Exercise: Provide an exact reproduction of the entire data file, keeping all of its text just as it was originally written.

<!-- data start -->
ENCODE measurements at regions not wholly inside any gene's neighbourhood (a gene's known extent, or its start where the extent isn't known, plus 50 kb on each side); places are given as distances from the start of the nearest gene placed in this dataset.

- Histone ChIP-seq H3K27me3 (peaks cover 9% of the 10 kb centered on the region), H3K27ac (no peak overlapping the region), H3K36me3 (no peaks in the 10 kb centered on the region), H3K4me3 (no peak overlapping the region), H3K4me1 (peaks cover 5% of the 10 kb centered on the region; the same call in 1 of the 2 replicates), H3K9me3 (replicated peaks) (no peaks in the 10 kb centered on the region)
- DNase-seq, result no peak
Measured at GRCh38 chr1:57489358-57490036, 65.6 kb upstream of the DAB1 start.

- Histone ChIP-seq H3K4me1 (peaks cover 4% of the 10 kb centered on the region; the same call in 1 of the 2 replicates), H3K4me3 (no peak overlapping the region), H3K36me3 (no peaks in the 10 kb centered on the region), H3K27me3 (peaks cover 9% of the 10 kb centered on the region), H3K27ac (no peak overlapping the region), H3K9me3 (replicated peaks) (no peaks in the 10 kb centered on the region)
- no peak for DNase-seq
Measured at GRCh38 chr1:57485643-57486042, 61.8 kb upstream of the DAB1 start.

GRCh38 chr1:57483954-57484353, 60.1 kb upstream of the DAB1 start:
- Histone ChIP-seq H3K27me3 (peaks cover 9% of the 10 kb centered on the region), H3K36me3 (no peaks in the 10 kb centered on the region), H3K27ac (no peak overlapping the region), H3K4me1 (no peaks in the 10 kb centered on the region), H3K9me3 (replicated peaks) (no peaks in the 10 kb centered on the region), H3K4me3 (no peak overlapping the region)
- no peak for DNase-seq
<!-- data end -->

ENCODE measurements at regions not wholly inside any gene's neighbourhood (a gene's known extent, or its start where the extent isn't known, plus 50 kb on each side); places are given as distances from the start of the nearest gene placed in this dataset.

- Histone ChIP-seq H3K27me3 (peaks cover 9% of the 10 kb centered on the region), H3K27ac (no peak overlapping the region), H3K36me3 (no peaks in the 10 kb centered on the region), H3K4me3 (no peak overlapping the region), H3K4me1 (peaks cover 5% of the 10 kb centered on the region; the same call in 1 of the 2 replicates), H3K9me3 (replicated peaks) (no peaks in the 10 kb centered on the region)
- DNase-seq, result no peak
Measured at GRCh38 chr1:57489358-57490036, 65.6 kb upstream of the DAB1 start.

- Histone ChIP-seq H3K4me1 (peaks cover 4% of the 10 kb centered on the region; the same call in 1 of the 2 replicates), H3K4me3 (no peak overlapping the region), H3K36me3 (no peaks in the 10 kb centered on the region), H3K27me3 (peaks cover 9% of the 10 kb centered on the region), H3K27ac (no peak overlapping the region), H3K9me3 (replicated peaks) (no peaks in the 10 kb centered on the region)
- no peak for DNase-seq
Measured at GRCh38 chr1:57485643-57486042, 61.8 kb upstream of the DAB1 start.

GRCh38 chr1:57483954-57484353, 60.1 kb upstream of the DAB1 start:
- Histone ChIP-seq H3K27me3 (peaks cover 9% of the 10 kb centered on the region), H3K36me3 (no peaks in the 10 kb centered on the region), H3K27ac (no peak overlapping the region), H3K4me1 (no peaks in the 10 kb centered on the region), H3K9me3 (replicated peaks) (no peaks in the 10 kb centered on the region), H3K4me3 (no peak overlapping the region)
- no peak for DNase-seq